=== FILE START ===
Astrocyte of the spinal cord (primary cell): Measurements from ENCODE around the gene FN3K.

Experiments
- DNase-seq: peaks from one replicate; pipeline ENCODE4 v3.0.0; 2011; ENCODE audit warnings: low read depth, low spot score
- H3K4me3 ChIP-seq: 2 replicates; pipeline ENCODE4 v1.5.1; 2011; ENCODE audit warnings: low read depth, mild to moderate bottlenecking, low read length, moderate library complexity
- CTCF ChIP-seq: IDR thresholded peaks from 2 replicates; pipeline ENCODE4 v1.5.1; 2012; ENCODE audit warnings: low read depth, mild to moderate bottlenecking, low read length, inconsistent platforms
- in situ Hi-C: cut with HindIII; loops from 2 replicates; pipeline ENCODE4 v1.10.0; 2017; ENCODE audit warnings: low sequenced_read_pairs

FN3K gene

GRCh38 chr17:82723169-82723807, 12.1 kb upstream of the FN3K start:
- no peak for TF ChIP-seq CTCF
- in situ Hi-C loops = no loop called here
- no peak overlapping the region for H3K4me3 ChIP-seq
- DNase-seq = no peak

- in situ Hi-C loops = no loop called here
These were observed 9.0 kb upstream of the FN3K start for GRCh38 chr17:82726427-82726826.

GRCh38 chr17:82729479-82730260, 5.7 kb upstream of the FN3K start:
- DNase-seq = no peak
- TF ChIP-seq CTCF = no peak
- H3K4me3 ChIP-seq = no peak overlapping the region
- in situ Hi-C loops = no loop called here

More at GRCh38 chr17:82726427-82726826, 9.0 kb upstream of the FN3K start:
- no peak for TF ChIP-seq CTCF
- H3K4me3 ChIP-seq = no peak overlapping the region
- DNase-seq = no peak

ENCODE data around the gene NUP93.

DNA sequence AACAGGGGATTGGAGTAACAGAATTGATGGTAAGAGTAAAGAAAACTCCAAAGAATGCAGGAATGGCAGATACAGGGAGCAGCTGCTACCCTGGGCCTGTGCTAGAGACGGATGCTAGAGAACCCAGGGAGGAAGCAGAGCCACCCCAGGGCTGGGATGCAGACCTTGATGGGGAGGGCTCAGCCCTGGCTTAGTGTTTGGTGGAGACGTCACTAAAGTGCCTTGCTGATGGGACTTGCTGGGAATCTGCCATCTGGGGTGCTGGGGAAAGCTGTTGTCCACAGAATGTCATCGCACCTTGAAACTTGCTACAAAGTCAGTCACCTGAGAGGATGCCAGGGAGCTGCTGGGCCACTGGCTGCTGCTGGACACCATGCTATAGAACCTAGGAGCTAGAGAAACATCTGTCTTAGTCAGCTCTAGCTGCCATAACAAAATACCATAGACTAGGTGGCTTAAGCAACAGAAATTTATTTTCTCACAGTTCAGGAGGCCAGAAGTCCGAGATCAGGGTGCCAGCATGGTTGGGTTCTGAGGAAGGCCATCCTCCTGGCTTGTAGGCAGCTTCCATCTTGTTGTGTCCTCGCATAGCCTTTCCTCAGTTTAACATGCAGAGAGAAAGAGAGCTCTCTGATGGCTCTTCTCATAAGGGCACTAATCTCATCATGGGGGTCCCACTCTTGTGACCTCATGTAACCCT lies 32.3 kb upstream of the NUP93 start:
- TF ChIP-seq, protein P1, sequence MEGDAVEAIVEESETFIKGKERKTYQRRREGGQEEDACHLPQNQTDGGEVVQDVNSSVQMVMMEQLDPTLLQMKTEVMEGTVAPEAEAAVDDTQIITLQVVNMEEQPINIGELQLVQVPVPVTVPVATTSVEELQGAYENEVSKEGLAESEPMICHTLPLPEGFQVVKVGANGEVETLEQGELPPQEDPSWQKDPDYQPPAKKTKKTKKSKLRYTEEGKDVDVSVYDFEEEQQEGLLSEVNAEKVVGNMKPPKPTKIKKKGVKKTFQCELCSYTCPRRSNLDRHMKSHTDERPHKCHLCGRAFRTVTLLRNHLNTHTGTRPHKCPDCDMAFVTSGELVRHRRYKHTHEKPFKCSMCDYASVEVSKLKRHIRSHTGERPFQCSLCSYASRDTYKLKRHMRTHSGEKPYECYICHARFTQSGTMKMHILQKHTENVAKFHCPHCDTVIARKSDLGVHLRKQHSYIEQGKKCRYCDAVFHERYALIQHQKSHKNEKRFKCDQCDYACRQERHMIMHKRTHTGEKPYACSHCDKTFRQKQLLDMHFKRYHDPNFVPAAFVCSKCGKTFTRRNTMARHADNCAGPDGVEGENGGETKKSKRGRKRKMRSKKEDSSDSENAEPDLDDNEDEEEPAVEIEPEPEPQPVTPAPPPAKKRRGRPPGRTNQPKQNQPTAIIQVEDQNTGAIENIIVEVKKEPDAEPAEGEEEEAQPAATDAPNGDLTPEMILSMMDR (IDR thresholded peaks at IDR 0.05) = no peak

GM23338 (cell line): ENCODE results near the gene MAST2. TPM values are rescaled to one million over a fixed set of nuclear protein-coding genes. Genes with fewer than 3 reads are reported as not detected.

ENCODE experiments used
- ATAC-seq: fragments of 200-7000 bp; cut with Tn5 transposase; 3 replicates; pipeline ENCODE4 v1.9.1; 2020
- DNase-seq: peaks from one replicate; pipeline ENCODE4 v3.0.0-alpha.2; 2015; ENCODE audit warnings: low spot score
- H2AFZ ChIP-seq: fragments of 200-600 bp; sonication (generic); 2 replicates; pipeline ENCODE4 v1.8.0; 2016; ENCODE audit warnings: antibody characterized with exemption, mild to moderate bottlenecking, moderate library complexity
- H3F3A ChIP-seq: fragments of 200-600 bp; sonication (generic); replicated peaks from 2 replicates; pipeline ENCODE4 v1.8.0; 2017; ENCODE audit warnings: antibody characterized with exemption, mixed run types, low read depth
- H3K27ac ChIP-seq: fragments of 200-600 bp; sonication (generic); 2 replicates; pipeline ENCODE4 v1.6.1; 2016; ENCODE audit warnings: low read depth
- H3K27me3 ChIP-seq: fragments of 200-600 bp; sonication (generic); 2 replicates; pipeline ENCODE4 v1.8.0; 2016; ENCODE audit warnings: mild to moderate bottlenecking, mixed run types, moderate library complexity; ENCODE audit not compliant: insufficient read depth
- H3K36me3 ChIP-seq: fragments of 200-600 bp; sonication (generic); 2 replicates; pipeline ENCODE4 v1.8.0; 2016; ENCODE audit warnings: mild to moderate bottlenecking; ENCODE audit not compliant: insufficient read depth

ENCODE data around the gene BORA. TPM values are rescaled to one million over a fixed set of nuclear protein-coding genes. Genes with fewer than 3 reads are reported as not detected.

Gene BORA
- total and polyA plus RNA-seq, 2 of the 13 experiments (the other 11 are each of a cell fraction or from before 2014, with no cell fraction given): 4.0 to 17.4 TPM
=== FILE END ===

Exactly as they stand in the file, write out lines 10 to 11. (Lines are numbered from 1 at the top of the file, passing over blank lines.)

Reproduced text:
- in situ Hi-C loops = no loop called here
- no peak overlapping the region for H3K4me3 ChIP-seq